Telling my 14-year-old daughter that the American people had voted into office a misogynistic, bigoted, hate-filled con man was one of the hardest things I have ever done as a mother.
This election taught me several things about the American people, things I have fought against since I was old enough to remember.
First,we fear change, difference, progress.
I also learned that the words written in the Declaration of Independence, one of our nation’s most venerable documents, “All men are created equal,” are nothing but words, or at the very least only apply to white men. No one who truly believed these words would have voted for a man whose political stances fall in direct opposition to this ideal.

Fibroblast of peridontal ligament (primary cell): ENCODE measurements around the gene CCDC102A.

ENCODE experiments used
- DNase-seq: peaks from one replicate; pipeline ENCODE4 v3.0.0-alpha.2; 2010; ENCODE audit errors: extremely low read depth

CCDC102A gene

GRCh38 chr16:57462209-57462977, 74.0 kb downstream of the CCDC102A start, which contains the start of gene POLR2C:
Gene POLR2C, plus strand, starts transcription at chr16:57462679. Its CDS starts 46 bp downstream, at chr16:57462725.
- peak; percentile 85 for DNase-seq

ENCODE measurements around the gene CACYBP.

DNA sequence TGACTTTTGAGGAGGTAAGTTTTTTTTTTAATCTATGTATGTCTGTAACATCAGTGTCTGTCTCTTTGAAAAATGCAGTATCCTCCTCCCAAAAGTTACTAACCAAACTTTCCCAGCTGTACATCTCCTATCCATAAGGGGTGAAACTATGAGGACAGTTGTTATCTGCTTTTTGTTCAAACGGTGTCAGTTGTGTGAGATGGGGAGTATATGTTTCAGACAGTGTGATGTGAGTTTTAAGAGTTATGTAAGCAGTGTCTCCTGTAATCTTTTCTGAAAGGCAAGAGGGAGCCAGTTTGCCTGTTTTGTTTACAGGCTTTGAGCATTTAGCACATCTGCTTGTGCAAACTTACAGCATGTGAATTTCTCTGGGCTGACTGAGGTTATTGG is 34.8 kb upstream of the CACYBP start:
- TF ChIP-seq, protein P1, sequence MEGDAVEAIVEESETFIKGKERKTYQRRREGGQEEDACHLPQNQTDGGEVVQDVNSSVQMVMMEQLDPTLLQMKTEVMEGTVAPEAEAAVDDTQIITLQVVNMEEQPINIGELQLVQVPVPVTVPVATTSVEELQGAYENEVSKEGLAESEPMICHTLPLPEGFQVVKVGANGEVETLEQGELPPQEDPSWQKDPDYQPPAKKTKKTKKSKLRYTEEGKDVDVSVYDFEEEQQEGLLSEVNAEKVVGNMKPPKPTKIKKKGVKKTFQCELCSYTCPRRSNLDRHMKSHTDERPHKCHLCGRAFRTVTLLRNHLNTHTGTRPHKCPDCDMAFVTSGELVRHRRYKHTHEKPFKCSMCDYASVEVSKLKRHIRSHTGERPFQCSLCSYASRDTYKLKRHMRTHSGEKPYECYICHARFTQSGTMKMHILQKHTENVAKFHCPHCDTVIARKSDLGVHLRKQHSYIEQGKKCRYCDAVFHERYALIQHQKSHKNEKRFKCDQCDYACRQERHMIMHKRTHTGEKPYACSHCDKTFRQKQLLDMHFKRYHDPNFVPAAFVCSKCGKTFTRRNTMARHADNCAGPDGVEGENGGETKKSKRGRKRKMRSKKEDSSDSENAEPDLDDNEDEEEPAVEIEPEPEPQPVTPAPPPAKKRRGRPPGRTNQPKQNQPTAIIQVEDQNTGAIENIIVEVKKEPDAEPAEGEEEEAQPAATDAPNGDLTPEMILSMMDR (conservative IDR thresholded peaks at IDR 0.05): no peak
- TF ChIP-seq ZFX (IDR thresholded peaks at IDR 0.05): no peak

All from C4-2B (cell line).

And last, that we, as Americans, are an ill-informed populace, willing to swallow comfortable lies rather than confront the truth and seek true solutions inclusive of all residents of the United States.
I can only hope that four years from now, when my daughter is old enough to vote, she will remember how thisold enough to vote, she will remember how this day felt to us both and vote accordingly.
Brandie L. Davis